[…]

In 2014, China has no such problems [compared to Indonesia prior to the Asian crisis, ed.] . External debt is small relative to GDP. And with US$3.82 trillion in foreign reserves at the end of last year, Beijing can cover China's near-term foreign liabilities more than three times over. Sure, the shrinkage of the central bank's balance sheet were it actually forced to sell assets in order to fund the country's external liabilities would inflict a painful monetary tightening on China's domestic economy.

But with Beijing sitting on such a large pot of foreign reserves, such an extreme crisis is hardly likely. And even if it did happen, there would be no "global meltdown". Despite the opening of recent years, Beijing's controls on the free flow of capital mean China's financial sector remains relatively closed, and the exposure of the global financial system to the country is low.

That's not to say there wouldn't be casualties from a sudden strengthening of the US dollar against the yuan, or from a marked slowdown in China's domestic economy. At the end of October last year Hong Kong's banking system was owed US$300 billion by mainland banks and another US$100 billion by mainland companies. Clearly the local pain would be intense. But a Chinese currency crisis triggering global meltdown? Happily not.”

 

(emphasis added)

Readers may recall that we have also recently mentioned the exposure of Hong Kong's banks to Mainland China. We believe Mr. Holland is correct in one sense, but we also think he underestimates the contagion potential.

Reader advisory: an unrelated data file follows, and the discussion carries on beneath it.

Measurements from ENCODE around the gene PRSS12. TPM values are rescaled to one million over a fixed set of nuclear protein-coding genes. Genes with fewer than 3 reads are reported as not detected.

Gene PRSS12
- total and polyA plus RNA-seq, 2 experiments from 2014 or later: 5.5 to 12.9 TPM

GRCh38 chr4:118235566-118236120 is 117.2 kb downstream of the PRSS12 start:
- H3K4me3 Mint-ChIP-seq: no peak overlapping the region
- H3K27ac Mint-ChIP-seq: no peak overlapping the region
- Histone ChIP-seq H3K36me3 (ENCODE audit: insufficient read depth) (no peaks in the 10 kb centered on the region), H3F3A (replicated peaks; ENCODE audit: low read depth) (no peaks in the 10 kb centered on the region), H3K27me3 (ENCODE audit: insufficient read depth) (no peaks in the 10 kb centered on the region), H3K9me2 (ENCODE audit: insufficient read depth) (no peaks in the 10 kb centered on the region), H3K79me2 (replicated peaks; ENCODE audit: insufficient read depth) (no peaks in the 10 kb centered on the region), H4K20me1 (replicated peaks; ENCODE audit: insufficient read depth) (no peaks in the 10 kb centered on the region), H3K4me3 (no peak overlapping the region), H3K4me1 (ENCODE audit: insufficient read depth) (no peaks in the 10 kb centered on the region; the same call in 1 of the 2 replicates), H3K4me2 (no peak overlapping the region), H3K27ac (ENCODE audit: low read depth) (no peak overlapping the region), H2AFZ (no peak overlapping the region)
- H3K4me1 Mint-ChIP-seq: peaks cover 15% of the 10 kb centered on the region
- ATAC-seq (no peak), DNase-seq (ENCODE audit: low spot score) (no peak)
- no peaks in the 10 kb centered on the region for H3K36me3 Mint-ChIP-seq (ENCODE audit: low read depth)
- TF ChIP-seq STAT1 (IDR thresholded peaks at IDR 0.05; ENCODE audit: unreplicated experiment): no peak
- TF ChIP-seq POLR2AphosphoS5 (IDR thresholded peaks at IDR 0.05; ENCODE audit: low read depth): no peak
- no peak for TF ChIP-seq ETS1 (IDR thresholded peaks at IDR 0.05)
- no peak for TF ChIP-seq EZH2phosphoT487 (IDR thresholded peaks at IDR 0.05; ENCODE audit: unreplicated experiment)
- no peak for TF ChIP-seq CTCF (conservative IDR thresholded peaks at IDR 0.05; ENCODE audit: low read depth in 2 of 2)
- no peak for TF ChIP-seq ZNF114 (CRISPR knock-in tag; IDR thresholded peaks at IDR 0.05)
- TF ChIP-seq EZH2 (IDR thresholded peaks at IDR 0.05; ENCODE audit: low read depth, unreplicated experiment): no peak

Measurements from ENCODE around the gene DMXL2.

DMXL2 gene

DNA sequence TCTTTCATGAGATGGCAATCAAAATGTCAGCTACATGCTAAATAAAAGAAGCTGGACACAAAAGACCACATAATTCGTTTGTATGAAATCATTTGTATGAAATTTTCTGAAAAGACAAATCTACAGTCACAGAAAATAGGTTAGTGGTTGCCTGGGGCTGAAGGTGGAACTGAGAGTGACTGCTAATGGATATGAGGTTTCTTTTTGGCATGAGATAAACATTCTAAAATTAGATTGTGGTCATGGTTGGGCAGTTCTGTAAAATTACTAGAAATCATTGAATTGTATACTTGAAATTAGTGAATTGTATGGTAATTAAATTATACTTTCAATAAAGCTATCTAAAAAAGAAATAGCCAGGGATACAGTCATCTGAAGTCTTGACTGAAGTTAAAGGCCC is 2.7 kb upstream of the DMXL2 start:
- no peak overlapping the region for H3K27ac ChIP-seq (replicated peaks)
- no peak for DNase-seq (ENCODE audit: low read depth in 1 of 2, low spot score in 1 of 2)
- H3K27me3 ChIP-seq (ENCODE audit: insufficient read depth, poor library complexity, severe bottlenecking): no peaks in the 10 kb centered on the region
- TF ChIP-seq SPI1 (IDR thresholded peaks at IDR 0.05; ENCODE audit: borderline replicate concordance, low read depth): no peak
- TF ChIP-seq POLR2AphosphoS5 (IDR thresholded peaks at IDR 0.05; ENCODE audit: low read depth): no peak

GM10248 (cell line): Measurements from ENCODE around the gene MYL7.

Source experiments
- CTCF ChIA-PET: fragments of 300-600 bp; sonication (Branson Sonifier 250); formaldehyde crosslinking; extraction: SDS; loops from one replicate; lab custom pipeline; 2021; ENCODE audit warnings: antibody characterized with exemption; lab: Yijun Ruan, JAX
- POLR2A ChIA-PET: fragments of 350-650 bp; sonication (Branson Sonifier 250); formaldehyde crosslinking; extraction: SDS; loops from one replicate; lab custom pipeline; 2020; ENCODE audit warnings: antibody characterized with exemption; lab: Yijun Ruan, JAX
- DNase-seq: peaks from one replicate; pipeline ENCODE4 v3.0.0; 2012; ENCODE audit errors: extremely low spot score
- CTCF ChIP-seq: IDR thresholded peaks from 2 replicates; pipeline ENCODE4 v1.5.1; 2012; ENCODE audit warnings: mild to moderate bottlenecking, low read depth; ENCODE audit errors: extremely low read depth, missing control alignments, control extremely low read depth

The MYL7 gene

Contagion Through Many Different Channels

It is true that China's closed capital account as well as the government's tight control over the financial system makes China's situation fundamentally different from that of countries with open capital accounts from whence foreign investors can at anytime flee in droves if they get cold feet over an overextended bubble.

In fact, we have  pointed out in the past that the great degree of central control over the economy (and especially the banking system) which China's government enjoys makes it inherently more difficult to time a putative demise of the credit bubble than elsewhere – and such things aren't easy to time to begin with. 

However, a sharp decline in the yuan's exchange rate may be seen as necessary by China's leadership if a crisis threatens social stability (and with it the party's rule) in China. China has already devalued a great deal on one occasion (in 1994), an event that in hindsight seems to have precipitated a chain reaction (first the yen followed the yuan lower, and then the currency pegs in various 'Asian Tiger' economies went overboard).